Green issues in the food and drink industry - February 2008 edition

United Kingdom

With climate change becoming such a hot topic both politically and in consumer culture, and the burgeoning market for green products presenting commercial opportunities for the food and drink sector, we have tailored this edition of the Food & Drink Bulletin to cover some of the environmentally focused legal developments that are influencing the way you do business.

Food and drink businesses in the modern world find themselves between a rock and a hard place: on the one hand they are under pressure to demonstrate their environmental credentials; but on the other they face the threat of censure from the ASA and accusations of‘greenwash’ from pressure groups if their adverts overstate their achievements. Here we present a ‘how to’ guide on avoiding the pitfalls associated with communicating your own eco-initiatives.

In our article on director’s duties, we look at how recent legislative changes have put a burden on directors to consider the impact of the company’s decisions upon the environment (amongst other factors) and the knock-on implications for shareholder activism.

Elsewhere, we analyse how your business will be affected by implementation of ‘The Merton Rule’ - the stipulation by some local authorities that anything up to 10% of the energy of a new building must come from on-site renewable sources.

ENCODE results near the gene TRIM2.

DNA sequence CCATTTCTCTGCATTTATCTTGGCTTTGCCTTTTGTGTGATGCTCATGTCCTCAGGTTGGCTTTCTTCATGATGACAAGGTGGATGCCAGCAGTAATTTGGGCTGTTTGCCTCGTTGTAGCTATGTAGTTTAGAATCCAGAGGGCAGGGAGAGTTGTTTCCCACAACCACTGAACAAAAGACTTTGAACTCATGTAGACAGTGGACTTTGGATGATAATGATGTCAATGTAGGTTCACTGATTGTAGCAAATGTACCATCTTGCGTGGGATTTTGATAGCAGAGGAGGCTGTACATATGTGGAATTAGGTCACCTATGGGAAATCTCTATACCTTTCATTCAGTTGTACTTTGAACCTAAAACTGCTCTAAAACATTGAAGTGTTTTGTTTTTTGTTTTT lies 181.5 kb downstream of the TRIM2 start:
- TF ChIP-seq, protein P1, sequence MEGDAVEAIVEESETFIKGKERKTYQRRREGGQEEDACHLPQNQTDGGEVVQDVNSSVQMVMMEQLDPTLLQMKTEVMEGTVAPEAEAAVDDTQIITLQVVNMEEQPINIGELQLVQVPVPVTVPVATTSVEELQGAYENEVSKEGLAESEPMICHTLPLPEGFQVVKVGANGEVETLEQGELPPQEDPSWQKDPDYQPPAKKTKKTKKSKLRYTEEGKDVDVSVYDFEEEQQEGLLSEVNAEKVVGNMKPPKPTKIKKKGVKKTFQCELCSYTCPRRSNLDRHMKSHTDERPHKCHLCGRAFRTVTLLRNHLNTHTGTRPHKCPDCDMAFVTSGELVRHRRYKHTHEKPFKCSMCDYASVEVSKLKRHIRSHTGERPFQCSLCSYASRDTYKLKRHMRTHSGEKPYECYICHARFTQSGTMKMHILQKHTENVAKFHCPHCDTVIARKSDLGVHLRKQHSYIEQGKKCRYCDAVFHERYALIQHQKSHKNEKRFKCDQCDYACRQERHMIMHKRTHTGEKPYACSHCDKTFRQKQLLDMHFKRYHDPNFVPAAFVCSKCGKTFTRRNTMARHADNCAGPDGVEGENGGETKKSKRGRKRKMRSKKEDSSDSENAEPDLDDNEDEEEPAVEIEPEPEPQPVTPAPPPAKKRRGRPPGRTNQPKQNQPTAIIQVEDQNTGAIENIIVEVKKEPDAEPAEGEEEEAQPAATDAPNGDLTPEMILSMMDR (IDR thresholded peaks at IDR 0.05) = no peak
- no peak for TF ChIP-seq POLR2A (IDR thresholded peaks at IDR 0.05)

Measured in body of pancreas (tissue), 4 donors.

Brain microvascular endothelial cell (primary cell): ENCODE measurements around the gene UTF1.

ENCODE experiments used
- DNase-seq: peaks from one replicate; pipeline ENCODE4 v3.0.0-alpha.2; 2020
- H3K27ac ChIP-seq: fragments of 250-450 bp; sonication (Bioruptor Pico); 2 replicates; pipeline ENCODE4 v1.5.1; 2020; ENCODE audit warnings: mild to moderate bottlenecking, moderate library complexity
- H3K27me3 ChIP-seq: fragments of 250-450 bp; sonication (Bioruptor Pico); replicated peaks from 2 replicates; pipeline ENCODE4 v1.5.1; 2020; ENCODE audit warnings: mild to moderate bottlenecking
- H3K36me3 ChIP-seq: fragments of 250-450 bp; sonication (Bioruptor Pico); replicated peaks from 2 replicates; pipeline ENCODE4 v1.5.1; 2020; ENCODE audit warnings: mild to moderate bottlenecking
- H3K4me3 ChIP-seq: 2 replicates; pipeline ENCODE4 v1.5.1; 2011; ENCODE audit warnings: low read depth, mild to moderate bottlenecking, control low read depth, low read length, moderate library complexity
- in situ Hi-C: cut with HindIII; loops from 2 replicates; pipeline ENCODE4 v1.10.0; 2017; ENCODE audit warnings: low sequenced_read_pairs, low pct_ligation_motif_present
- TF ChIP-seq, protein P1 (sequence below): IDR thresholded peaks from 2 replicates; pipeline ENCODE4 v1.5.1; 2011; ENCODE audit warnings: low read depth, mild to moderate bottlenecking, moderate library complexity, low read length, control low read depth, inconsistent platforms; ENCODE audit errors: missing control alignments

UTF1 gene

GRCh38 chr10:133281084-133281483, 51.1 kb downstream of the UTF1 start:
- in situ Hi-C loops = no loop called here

In our European article, we take a different tack, and explore the implications of Poland’s laws forbidding retailers from charging producers a tariff to stock their products.

Also, turning to an issue that is increasingly gaining importance both nationally and globally, we look at the regulatory changes that are affecting the way water is used in the production process, and how food and drink companies are being squeezed as a result.

Articles this edition:

Going Green: the new advertising environment
Directors' duties: sleepless nights or business as usual?
How will the Merton Rule affect your business?
Listing fees and retailers: Poland and UK
Water usage in food production: is water the new carbon